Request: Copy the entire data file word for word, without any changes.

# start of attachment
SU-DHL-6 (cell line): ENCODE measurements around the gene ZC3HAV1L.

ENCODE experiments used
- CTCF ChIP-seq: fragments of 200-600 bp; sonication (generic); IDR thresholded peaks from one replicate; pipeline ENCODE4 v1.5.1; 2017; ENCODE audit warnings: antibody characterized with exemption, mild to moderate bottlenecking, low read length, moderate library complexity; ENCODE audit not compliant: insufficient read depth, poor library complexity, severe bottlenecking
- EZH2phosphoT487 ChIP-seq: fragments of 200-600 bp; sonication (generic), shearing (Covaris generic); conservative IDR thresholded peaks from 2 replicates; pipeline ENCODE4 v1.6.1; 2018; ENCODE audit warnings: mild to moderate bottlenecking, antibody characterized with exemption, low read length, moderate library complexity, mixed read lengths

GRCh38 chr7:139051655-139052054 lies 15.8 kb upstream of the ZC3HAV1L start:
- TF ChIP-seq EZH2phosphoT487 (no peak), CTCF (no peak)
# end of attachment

SU-DHL-6 (cell line): ENCODE measurements around the gene ZC3HAV1L.

ENCODE experiments used
- CTCF ChIP-seq: fragments of 200-600 bp; sonication (generic); IDR thresholded peaks from one replicate; pipeline ENCODE4 v1.5.1; 2017; ENCODE audit warnings: antibody characterized with exemption, mild to moderate bottlenecking, low read length, moderate library complexity; ENCODE audit not compliant: insufficient read depth, poor library complexity, severe bottlenecking
- EZH2phosphoT487 ChIP-seq: fragments of 200-600 bp; sonication (generic), shearing (Covaris generic); conservative IDR thresholded peaks from 2 replicates; pipeline ENCODE4 v1.6.1; 2018; ENCODE audit warnings: mild to moderate bottlenecking, antibody characterized with exemption, low read length, moderate library complexity, mixed read lengths

GRCh38 chr7:139051655-139052054 lies 15.8 kb upstream of the ZC3HAV1L start:
- TF ChIP-seq EZH2phosphoT487 (no peak), CTCF (no peak)